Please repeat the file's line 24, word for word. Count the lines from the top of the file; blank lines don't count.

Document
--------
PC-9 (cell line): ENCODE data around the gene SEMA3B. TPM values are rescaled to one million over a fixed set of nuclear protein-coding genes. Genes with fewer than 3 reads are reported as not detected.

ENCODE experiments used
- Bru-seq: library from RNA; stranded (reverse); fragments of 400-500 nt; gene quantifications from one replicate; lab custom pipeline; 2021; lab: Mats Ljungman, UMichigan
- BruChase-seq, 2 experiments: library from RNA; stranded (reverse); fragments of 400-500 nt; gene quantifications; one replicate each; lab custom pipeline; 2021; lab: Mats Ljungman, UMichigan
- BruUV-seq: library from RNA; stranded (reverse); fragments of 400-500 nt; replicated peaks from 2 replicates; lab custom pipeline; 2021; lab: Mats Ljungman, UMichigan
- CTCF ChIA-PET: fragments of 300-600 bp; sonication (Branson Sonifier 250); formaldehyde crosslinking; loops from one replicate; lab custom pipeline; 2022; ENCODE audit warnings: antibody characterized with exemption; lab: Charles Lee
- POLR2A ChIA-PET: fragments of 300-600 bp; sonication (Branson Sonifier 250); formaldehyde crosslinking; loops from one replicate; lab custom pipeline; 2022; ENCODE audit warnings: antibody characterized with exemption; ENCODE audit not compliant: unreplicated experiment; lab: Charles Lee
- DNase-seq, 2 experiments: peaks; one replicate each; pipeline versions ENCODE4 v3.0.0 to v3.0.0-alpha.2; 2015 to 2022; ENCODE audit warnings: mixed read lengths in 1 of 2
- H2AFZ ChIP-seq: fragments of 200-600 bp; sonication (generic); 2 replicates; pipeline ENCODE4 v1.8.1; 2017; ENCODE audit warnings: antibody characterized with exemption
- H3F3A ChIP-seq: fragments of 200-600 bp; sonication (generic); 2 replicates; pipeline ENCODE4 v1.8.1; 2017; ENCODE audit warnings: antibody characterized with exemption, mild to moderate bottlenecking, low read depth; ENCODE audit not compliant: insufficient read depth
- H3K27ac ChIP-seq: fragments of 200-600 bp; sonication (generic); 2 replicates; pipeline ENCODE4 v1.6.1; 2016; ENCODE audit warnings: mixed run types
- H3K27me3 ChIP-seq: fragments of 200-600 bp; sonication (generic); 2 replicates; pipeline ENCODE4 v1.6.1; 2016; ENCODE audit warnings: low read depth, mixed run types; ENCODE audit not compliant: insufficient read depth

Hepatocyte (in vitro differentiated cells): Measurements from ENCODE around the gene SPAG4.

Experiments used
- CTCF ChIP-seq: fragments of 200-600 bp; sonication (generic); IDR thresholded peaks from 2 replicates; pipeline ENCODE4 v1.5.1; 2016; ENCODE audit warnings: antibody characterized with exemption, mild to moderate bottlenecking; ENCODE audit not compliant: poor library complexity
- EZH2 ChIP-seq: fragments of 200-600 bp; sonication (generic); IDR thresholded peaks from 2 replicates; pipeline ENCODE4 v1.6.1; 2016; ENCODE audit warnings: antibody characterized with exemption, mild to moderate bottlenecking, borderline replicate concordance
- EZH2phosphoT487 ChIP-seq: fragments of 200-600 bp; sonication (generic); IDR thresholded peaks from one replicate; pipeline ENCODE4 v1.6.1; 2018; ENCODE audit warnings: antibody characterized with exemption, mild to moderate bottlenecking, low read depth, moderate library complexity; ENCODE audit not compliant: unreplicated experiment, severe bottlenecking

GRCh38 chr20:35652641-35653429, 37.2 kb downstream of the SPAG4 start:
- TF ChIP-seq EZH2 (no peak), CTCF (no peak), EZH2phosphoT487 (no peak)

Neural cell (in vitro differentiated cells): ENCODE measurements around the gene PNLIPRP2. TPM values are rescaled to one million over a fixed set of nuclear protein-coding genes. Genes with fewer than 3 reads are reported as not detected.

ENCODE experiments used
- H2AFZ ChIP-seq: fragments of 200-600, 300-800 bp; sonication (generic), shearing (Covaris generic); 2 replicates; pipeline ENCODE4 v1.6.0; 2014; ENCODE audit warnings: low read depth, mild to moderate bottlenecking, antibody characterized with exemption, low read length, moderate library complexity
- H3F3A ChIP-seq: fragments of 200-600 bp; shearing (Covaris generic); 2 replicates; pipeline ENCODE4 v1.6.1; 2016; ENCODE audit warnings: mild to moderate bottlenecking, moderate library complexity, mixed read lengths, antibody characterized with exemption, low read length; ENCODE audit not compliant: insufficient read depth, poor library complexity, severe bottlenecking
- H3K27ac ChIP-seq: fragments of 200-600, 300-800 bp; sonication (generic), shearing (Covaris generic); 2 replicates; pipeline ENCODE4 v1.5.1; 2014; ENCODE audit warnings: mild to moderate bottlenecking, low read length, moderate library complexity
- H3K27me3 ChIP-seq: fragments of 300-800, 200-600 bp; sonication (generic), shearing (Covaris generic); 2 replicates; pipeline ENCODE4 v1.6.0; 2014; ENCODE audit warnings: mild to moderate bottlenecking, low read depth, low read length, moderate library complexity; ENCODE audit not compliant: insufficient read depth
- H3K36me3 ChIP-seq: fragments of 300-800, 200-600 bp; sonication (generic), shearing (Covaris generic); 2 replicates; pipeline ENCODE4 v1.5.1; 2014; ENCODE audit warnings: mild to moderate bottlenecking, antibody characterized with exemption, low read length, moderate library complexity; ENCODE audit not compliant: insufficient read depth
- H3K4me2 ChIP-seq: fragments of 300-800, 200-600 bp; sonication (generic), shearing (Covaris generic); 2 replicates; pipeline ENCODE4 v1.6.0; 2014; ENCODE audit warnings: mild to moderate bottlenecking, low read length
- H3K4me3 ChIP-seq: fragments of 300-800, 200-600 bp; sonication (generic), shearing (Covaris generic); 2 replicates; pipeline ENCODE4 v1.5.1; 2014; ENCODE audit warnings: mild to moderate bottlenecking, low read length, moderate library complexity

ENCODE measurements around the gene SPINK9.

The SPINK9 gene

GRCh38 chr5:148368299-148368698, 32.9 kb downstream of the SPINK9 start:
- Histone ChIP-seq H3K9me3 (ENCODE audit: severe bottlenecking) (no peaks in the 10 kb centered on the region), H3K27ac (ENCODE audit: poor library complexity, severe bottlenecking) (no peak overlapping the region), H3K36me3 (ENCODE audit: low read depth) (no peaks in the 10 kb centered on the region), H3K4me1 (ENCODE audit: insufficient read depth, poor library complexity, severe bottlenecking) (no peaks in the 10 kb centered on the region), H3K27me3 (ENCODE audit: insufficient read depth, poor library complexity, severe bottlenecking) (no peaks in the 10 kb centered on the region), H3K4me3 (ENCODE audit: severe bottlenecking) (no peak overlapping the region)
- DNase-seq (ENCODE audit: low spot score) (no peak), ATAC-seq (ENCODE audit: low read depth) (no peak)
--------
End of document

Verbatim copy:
- H3K27ac ChIP-seq: fragments of 200-600, 300-800 bp; sonication (generic), shearing (Covaris generic); 2 replicates; pipeline ENCODE4 v1.5.1; 2014; ENCODE audit warnings: mild to moderate bottlenecking, low read length, moderate library complexity